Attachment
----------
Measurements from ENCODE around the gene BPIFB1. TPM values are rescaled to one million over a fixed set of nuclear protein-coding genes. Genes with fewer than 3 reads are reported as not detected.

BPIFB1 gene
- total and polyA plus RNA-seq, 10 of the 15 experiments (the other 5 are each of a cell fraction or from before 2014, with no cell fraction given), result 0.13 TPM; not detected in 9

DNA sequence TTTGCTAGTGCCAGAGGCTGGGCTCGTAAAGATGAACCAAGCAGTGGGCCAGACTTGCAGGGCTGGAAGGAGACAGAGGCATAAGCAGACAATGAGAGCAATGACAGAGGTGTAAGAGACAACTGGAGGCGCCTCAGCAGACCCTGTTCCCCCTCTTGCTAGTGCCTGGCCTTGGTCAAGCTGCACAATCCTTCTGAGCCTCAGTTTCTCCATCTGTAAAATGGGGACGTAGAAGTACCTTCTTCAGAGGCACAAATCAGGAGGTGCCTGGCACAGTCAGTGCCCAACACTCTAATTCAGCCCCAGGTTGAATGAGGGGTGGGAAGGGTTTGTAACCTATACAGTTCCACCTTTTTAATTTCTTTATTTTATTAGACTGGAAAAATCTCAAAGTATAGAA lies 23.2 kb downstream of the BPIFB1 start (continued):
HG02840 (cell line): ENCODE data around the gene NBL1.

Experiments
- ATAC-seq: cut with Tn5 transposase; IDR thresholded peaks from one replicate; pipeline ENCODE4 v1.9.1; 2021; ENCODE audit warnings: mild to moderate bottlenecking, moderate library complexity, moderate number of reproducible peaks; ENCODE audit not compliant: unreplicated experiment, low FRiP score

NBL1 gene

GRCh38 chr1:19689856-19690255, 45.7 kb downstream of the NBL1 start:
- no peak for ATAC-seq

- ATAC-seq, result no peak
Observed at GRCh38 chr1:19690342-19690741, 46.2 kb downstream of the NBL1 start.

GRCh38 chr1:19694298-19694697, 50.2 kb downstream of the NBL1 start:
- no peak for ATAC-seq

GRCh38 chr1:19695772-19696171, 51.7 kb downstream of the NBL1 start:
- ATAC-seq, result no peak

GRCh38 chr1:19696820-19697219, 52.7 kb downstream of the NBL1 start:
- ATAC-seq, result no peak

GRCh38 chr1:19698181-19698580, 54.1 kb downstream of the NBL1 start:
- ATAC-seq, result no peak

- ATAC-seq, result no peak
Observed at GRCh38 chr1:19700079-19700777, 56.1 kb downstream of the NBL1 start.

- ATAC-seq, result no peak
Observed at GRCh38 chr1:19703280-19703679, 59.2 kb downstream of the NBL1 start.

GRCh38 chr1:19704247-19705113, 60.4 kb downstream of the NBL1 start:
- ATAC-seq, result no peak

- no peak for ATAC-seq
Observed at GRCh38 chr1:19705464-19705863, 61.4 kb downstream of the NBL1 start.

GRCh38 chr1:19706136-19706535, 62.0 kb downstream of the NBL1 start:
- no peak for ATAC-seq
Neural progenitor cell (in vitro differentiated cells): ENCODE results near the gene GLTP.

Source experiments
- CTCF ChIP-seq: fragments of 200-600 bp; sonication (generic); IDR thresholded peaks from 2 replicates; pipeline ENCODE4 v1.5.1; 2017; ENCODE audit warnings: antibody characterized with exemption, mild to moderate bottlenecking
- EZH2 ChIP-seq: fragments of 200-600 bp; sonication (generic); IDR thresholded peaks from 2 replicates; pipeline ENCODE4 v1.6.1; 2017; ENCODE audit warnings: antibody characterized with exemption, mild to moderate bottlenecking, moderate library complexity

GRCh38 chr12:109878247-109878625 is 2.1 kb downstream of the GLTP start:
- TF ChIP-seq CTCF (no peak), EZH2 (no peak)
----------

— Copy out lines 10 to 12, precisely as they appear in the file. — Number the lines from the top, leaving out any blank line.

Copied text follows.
- no peak for ATAC-seq

- ATAC-seq, result no peak
Observed at GRCh38 chr1:19690342-19690741, 46.2 kb downstream of the NBL1 start.